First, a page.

Petitioner sought a writ of error to the Illinois Supreme Court, seeking a reversal of the judgment. People v. Johnson, 389 Ill. 355, 59 N.E.2d 816. The judgment was affirmed in an opinion filed January 17, 1945. It is evident from the court's opinion that petitioner attempted to raise the same question there as he now seeks to raise by habeas corpus. No bill of exceptions was contained in his record, and the court 389 Ill. at page 356, 59 N.E.2d at page 816, stated:

"The plaintiff in error argues that no sufficient proof was made, at the trial, of his former conviction. However, without a bill of exceptions, there is no opportunity of determining what the evidence offered against him truly disclosed."

It appears, therefore, that he could have obtained a decision of the Supreme Court upon the question now raised had he submitted a proper record. What he now seeks is to substitute the instant proceeding for the remedy which he had in the Illinois court. It has been held that this is not permissible even though the remedy of writ of error be no longer available. Goto v. Lane, 265 U.S. 393, 402, 44 S. Ct. 525, 68 L. Ed. 1070; Sunal v. Large, 332 U.S. 174, 172, 67 S. Ct. 1588, 1593, 91 L. Ed. 1982. In the latter case, the court stated:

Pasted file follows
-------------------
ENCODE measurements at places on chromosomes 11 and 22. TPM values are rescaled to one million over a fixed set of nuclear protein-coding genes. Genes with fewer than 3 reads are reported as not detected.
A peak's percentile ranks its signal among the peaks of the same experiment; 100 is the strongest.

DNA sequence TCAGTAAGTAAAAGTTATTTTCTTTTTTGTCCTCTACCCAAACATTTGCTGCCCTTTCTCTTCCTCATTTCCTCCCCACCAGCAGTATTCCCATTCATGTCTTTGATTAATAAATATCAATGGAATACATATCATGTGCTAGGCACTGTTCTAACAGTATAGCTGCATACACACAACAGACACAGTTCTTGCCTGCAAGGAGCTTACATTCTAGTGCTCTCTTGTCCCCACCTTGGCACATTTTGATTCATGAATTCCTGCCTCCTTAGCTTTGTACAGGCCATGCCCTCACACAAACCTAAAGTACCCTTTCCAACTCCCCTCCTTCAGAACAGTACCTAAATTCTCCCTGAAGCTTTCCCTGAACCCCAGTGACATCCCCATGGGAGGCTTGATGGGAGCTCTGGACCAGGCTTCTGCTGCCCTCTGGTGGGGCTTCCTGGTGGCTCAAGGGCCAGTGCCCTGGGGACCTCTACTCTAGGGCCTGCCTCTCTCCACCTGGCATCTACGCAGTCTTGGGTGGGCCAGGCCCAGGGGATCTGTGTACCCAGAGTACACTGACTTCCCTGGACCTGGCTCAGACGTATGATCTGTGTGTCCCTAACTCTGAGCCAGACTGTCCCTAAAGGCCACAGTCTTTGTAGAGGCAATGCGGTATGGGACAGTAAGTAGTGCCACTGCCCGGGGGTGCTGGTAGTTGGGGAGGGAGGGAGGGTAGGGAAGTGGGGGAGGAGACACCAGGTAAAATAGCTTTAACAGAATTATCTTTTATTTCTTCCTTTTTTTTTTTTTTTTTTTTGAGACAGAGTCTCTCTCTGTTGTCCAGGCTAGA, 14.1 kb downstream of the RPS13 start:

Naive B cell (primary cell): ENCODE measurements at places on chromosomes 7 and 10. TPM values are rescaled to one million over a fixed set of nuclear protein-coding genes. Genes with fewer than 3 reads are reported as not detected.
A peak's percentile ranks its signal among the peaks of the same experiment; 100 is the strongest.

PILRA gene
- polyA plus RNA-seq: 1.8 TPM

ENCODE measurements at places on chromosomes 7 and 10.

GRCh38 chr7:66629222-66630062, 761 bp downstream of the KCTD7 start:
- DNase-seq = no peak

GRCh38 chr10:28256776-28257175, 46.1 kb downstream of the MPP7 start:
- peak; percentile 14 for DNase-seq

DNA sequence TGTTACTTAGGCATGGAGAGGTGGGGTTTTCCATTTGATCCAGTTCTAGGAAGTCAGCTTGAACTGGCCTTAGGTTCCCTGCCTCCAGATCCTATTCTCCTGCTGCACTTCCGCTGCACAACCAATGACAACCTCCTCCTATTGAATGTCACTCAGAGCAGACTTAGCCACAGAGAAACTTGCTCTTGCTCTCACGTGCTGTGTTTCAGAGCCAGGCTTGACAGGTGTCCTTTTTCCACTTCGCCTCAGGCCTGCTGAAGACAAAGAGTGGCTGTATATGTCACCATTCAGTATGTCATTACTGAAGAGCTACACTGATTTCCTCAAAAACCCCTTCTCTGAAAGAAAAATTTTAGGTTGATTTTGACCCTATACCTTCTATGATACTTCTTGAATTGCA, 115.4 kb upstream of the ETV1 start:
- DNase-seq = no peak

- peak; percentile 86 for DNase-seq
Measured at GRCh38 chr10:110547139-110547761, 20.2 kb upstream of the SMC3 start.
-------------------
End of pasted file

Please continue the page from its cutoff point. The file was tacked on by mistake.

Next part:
"If defendants who accept the judgment of conviction and do not appeal can later renew their attack on the judgment by habeas corpus, litigation in these criminal cases will be interminable. Wise judicial administration of the federal courts counsels against such course, at least where the error does not trench on any constitutional rights of defendants nor involve the jurisdiction of the trial court."

It has also been held that a writ of habeas corpus in Federal courts in limited to an inquiry into such jurisdictional defects as deprive the court of legal authority to sentence a defendant, Eagles v. Samuels, 329 U.S. 304, 311, 67 S. Ct. 313, 91 L. Ed. 308, and that in the absence of a jurisdictional defect the writ should not issue even though the decision under which a party is detained may have been erroneous. United States ex rel. Tisi v. Tod, 264 U.S. 131, 133, 44 S. Ct. 260, 68 L. Ed. 590.

The question which the petitioner raises does not, in our view, affect the jurisdiction of the court to render the judgment under attack. It follows that no Federal question is presented.

The order of dismissal is ...